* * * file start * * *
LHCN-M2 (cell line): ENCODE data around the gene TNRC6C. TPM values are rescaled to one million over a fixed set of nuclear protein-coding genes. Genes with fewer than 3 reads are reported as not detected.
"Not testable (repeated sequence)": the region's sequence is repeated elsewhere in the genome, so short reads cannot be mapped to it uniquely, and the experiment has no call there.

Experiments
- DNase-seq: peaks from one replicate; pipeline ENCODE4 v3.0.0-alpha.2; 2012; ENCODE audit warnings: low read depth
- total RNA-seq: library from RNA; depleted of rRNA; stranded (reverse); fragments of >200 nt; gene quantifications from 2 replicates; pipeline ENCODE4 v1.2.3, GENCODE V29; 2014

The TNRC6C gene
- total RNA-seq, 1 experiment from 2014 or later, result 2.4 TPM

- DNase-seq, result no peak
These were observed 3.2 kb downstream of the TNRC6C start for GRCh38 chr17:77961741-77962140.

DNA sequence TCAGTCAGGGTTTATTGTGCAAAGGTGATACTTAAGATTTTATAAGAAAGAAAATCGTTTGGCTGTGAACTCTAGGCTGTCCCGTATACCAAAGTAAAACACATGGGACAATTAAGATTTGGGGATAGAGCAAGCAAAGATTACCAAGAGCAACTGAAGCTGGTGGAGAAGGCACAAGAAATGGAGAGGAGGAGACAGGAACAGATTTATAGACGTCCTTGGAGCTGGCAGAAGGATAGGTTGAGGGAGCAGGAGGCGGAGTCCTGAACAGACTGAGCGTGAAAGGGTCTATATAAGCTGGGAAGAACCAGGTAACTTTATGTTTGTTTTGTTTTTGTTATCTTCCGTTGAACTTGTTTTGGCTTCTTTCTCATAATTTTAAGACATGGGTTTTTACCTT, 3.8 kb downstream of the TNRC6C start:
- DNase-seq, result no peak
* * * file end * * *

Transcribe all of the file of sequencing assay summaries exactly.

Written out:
LHCN-M2 (cell line): ENCODE data around the gene TNRC6C. TPM values are rescaled to one million over a fixed set of nuclear protein-coding genes. Genes with fewer than 3 reads are reported as not detected.
"Not testable (repeated sequence)": the region's sequence is repeated elsewhere in the genome, so short reads cannot be mapped to it uniquely, and the experiment has no call there.

Experiments
- DNase-seq: peaks from one replicate; pipeline ENCODE4 v3.0.0-alpha.2; 2012; ENCODE audit warnings: low read depth
- total RNA-seq: library from RNA; depleted of rRNA; stranded (reverse); fragments of >200 nt; gene quantifications from 2 replicates; pipeline ENCODE4 v1.2.3, GENCODE V29; 2014

The TNRC6C gene
- total RNA-seq, 1 experiment from 2014 or later, result 2.4 TPM

- DNase-seq, result no peak
These were observed 3.2 kb downstream of the TNRC6C start for GRCh38 chr17:77961741-77962140.

DNA sequence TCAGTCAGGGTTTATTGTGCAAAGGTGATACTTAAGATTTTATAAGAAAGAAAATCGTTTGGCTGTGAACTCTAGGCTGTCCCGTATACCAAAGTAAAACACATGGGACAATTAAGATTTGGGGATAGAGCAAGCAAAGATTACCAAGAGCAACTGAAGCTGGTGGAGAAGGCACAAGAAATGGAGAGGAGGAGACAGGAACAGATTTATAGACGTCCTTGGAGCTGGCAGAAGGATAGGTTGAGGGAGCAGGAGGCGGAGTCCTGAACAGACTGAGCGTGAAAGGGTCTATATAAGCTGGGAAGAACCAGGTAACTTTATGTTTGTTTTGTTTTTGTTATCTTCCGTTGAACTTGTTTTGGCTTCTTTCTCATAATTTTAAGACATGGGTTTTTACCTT, 3.8 kb downstream of the TNRC6C start:
- DNase-seq, result no peak